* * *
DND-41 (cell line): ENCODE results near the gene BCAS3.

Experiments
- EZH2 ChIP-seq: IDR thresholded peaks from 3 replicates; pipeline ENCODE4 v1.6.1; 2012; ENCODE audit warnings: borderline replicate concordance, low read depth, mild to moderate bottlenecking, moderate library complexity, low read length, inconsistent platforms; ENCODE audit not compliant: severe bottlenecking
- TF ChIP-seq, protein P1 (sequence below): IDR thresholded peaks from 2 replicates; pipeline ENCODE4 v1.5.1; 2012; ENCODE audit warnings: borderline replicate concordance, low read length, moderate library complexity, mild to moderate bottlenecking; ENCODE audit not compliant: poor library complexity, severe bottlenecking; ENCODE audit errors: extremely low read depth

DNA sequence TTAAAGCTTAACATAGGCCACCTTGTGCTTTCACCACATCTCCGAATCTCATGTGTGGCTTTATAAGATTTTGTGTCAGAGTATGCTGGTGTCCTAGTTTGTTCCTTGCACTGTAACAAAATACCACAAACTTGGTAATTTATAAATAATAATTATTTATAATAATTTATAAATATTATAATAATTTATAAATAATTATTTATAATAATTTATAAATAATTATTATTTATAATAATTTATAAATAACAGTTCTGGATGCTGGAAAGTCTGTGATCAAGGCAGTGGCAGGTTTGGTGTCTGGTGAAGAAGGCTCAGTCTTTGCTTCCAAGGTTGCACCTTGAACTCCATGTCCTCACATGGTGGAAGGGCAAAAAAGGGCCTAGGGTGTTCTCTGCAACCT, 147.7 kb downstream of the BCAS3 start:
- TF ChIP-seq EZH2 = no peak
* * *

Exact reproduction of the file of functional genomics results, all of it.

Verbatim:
DND-41 (cell line): ENCODE results near the gene BCAS3.

Experiments
- EZH2 ChIP-seq: IDR thresholded peaks from 3 replicates; pipeline ENCODE4 v1.6.1; 2012; ENCODE audit warnings: borderline replicate concordance, low read depth, mild to moderate bottlenecking, moderate library complexity, low read length, inconsistent platforms; ENCODE audit not compliant: severe bottlenecking
- TF ChIP-seq, protein P1 (sequence below): IDR thresholded peaks from 2 replicates; pipeline ENCODE4 v1.5.1; 2012; ENCODE audit warnings: borderline replicate concordance, low read length, moderate library complexity, mild to moderate bottlenecking; ENCODE audit not compliant: poor library complexity, severe bottlenecking; ENCODE audit errors: extremely low read depth

DNA sequence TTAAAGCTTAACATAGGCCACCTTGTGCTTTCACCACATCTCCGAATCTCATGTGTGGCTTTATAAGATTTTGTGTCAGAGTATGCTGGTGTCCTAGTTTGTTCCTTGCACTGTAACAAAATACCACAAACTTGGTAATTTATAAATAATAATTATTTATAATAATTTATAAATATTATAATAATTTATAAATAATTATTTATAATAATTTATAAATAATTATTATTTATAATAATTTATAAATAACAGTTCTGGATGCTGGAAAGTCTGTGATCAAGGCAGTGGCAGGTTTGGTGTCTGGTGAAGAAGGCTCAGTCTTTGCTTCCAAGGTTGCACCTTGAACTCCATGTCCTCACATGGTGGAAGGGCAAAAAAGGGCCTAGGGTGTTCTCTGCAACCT, 147.7 kb downstream of the BCAS3 start:
- TF ChIP-seq EZH2 = no peak